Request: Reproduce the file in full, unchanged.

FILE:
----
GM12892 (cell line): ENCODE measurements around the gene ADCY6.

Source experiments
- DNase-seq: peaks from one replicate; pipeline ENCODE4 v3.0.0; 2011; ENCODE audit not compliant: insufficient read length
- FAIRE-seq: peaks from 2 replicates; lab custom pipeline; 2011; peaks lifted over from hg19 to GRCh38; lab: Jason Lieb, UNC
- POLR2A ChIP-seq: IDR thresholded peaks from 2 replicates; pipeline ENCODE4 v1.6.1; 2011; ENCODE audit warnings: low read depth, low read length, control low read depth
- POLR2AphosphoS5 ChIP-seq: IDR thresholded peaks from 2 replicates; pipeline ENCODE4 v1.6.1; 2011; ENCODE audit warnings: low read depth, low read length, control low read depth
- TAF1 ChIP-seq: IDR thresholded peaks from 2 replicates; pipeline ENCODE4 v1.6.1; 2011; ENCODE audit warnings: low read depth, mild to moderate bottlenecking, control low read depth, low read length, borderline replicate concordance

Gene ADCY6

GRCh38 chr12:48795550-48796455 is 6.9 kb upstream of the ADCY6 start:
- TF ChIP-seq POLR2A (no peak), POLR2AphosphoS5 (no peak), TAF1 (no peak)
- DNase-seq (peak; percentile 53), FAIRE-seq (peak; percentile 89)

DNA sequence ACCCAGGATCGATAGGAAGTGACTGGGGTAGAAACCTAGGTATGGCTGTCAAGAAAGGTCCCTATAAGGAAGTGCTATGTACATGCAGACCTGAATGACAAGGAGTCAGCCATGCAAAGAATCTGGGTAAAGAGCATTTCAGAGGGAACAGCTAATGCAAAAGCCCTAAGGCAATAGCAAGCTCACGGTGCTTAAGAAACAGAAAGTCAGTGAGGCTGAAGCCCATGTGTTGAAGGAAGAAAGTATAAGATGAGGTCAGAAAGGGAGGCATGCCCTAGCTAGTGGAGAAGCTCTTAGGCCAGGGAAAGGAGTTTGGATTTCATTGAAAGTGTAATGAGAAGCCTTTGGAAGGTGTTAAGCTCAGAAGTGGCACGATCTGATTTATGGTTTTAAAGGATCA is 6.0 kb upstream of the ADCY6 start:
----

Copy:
GM12892 (cell line): ENCODE measurements around the gene ADCY6.

Source experiments
- DNase-seq: peaks from one replicate; pipeline ENCODE4 v3.0.0; 2011; ENCODE audit not compliant: insufficient read length
- FAIRE-seq: peaks from 2 replicates; lab custom pipeline; 2011; peaks lifted over from hg19 to GRCh38; lab: Jason Lieb, UNC
- POLR2A ChIP-seq: IDR thresholded peaks from 2 replicates; pipeline ENCODE4 v1.6.1; 2011; ENCODE audit warnings: low read depth, low read length, control low read depth
- POLR2AphosphoS5 ChIP-seq: IDR thresholded peaks from 2 replicates; pipeline ENCODE4 v1.6.1; 2011; ENCODE audit warnings: low read depth, low read length, control low read depth
- TAF1 ChIP-seq: IDR thresholded peaks from 2 replicates; pipeline ENCODE4 v1.6.1; 2011; ENCODE audit warnings: low read depth, mild to moderate bottlenecking, control low read depth, low read length, borderline replicate concordance

Gene ADCY6

GRCh38 chr12:48795550-48796455 is 6.9 kb upstream of the ADCY6 start:
- TF ChIP-seq POLR2A (no peak), POLR2AphosphoS5 (no peak), TAF1 (no peak)
- DNase-seq (peak; percentile 53), FAIRE-seq (peak; percentile 89)

DNA sequence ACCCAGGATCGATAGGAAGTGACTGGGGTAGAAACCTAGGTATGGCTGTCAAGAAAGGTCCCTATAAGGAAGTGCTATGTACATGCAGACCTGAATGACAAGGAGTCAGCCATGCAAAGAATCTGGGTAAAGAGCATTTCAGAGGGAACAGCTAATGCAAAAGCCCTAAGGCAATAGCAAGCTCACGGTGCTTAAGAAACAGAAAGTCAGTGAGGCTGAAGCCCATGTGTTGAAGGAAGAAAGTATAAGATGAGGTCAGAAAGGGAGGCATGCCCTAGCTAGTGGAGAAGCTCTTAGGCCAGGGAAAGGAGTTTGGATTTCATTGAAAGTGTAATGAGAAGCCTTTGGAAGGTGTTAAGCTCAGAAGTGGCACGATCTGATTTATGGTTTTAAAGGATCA is 6.0 kb upstream of the ADCY6 start: